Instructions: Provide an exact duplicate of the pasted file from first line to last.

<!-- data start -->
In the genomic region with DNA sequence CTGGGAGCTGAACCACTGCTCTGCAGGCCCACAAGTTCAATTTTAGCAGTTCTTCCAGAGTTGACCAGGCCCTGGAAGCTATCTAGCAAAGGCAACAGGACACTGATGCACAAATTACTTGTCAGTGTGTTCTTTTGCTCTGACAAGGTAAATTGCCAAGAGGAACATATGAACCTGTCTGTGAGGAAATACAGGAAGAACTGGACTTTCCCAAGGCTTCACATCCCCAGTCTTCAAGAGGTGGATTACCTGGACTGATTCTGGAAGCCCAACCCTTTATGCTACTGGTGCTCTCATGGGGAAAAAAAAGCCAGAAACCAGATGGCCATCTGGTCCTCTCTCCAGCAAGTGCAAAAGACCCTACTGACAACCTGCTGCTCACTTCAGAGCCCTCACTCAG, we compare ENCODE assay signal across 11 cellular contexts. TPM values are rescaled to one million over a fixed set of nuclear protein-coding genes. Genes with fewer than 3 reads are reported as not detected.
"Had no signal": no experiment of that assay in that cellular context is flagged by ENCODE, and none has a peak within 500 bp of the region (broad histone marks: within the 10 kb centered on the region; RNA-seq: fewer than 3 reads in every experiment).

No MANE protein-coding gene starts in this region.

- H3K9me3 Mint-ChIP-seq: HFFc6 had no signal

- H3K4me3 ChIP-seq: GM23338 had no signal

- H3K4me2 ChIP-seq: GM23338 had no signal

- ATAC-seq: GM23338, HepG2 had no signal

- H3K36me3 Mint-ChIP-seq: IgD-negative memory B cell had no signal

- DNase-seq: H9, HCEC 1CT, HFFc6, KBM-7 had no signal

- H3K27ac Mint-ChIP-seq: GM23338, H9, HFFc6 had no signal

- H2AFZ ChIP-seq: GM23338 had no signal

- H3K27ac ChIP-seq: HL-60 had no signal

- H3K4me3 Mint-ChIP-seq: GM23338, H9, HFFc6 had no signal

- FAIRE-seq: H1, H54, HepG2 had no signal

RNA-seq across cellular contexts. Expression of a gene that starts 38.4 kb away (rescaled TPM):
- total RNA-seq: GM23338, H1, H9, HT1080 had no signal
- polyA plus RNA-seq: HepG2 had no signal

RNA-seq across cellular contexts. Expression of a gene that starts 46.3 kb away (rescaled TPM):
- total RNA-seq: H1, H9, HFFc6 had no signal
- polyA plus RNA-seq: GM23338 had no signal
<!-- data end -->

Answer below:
In the genomic region with DNA sequence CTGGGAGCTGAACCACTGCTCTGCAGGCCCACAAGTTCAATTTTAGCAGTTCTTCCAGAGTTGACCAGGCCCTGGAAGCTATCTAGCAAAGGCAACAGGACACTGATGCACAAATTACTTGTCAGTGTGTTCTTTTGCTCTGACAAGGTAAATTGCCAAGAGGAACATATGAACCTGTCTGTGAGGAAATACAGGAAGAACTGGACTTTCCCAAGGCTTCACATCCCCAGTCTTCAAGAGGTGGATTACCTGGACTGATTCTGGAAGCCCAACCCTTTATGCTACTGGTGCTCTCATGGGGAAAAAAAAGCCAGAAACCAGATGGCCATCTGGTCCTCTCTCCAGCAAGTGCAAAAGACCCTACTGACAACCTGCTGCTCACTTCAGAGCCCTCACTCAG, we compare ENCODE assay signal across 11 cellular contexts. TPM values are rescaled to one million over a fixed set of nuclear protein-coding genes. Genes with fewer than 3 reads are reported as not detected.
"Had no signal": no experiment of that assay in that cellular context is flagged by ENCODE, and none has a peak within 500 bp of the region (broad histone marks: within the 10 kb centered on the region; RNA-seq: fewer than 3 reads in every experiment).

No MANE protein-coding gene starts in this region.

- H3K9me3 Mint-ChIP-seq: HFFc6 had no signal

- H3K4me3 ChIP-seq: GM23338 had no signal

- H3K4me2 ChIP-seq: GM23338 had no signal

- ATAC-seq: GM23338, HepG2 had no signal

- H3K36me3 Mint-ChIP-seq: IgD-negative memory B cell had no signal

- DNase-seq: H9, HCEC 1CT, HFFc6, KBM-7 had no signal

- H3K27ac Mint-ChIP-seq: GM23338, H9, HFFc6 had no signal

- H2AFZ ChIP-seq: GM23338 had no signal

- H3K27ac ChIP-seq: HL-60 had no signal

- H3K4me3 Mint-ChIP-seq: GM23338, H9, HFFc6 had no signal

- FAIRE-seq: H1, H54, HepG2 had no signal

RNA-seq across cellular contexts. Expression of a gene that starts 38.4 kb away (rescaled TPM):
- total RNA-seq: GM23338, H1, H9, HT1080 had no signal
- polyA plus RNA-seq: HepG2 had no signal

RNA-seq across cellular contexts. Expression of a gene that starts 46.3 kb away (rescaled TPM):
- total RNA-seq: H1, H9, HFFc6 had no signal
- polyA plus RNA-seq: GM23338 had no signal